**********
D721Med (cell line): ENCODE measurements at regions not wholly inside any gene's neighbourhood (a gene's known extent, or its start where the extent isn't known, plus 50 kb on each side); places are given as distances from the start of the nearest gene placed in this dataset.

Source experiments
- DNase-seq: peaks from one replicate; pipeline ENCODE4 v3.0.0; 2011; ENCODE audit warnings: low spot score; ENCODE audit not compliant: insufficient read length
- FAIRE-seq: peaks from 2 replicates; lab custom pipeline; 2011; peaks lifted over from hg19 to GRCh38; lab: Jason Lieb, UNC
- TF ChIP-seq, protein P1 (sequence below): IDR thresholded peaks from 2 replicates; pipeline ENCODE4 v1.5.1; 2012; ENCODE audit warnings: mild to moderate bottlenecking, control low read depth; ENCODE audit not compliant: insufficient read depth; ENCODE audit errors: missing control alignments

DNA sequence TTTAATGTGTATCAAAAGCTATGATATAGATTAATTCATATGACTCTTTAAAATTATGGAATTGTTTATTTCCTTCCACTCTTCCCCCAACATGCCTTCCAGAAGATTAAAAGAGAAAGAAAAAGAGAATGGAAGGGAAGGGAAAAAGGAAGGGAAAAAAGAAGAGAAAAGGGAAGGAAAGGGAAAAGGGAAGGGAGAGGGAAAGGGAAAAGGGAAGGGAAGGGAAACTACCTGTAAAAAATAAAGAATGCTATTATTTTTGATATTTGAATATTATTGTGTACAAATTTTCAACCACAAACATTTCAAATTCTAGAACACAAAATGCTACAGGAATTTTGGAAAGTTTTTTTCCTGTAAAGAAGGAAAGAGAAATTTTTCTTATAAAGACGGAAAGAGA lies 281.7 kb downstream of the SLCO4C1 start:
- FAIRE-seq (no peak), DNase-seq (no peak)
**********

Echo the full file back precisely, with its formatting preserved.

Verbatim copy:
D721Med (cell line): ENCODE measurements at regions not wholly inside any gene's neighbourhood (a gene's known extent, or its start where the extent isn't known, plus 50 kb on each side); places are given as distances from the start of the nearest gene placed in this dataset.

Source experiments
- DNase-seq: peaks from one replicate; pipeline ENCODE4 v3.0.0; 2011; ENCODE audit warnings: low spot score; ENCODE audit not compliant: insufficient read length
- FAIRE-seq: peaks from 2 replicates; lab custom pipeline; 2011; peaks lifted over from hg19 to GRCh38; lab: Jason Lieb, UNC
- TF ChIP-seq, protein P1 (sequence below): IDR thresholded peaks from 2 replicates; pipeline ENCODE4 v1.5.1; 2012; ENCODE audit warnings: mild to moderate bottlenecking, control low read depth; ENCODE audit not compliant: insufficient read depth; ENCODE audit errors: missing control alignments

DNA sequence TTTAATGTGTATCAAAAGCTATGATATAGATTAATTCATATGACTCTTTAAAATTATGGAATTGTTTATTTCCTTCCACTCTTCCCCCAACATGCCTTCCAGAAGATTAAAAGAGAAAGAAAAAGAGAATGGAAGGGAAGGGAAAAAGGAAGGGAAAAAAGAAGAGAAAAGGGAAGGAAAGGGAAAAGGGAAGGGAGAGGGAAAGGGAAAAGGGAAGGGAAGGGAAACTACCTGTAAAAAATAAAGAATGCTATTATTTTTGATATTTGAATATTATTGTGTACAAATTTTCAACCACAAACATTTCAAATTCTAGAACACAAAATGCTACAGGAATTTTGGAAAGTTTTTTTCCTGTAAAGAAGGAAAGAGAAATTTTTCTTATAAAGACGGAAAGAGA lies 281.7 kb downstream of the SLCO4C1 start:
- FAIRE-seq (no peak), DNase-seq (no peak)